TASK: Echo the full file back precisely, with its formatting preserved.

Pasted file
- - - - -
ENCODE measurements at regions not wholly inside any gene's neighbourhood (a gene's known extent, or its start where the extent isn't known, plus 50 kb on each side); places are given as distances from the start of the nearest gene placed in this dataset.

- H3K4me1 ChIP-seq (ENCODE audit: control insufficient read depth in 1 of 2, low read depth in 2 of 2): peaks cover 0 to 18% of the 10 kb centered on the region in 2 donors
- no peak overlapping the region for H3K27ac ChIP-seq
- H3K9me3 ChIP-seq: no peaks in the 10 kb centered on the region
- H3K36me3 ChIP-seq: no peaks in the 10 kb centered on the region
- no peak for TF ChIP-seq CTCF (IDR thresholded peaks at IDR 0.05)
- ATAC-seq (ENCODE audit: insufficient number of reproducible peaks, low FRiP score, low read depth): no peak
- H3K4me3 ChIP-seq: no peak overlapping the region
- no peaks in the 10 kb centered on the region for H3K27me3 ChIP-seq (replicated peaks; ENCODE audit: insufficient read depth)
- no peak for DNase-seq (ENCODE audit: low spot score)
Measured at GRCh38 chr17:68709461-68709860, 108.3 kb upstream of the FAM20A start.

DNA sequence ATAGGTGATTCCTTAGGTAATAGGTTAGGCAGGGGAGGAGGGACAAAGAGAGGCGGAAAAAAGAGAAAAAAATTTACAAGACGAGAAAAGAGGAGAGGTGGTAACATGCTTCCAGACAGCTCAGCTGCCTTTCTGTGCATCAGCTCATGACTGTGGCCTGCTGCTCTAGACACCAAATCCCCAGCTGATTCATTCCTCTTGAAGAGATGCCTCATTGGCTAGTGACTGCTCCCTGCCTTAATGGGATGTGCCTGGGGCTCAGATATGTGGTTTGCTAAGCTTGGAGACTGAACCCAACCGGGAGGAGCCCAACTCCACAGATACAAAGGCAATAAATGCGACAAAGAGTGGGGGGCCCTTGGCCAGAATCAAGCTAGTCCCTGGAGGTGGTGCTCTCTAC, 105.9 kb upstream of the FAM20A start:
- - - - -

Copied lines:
ENCODE measurements at regions not wholly inside any gene's neighbourhood (a gene's known extent, or its start where the extent isn't known, plus 50 kb on each side); places are given as distances from the start of the nearest gene placed in this dataset.

- H3K4me1 ChIP-seq (ENCODE audit: control insufficient read depth in 1 of 2, low read depth in 2 of 2): peaks cover 0 to 18% of the 10 kb centered on the region in 2 donors
- no peak overlapping the region for H3K27ac ChIP-seq
- H3K9me3 ChIP-seq: no peaks in the 10 kb centered on the region
- H3K36me3 ChIP-seq: no peaks in the 10 kb centered on the region
- no peak for TF ChIP-seq CTCF (IDR thresholded peaks at IDR 0.05)
- ATAC-seq (ENCODE audit: insufficient number of reproducible peaks, low FRiP score, low read depth): no peak
- H3K4me3 ChIP-seq: no peak overlapping the region
- no peaks in the 10 kb centered on the region for H3K27me3 ChIP-seq (replicated peaks; ENCODE audit: insufficient read depth)
- no peak for DNase-seq (ENCODE audit: low spot score)
Measured at GRCh38 chr17:68709461-68709860, 108.3 kb upstream of the FAM20A start.

DNA sequence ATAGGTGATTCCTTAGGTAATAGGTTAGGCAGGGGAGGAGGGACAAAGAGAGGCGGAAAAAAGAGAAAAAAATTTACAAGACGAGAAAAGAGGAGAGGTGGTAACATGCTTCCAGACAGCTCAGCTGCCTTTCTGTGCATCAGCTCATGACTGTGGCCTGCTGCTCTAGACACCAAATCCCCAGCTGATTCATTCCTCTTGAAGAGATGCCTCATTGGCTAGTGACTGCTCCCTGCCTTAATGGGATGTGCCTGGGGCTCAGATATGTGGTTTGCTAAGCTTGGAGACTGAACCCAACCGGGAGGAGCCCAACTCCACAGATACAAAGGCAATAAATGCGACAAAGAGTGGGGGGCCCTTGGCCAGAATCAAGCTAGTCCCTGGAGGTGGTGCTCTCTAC, 105.9 kb upstream of the FAM20A start: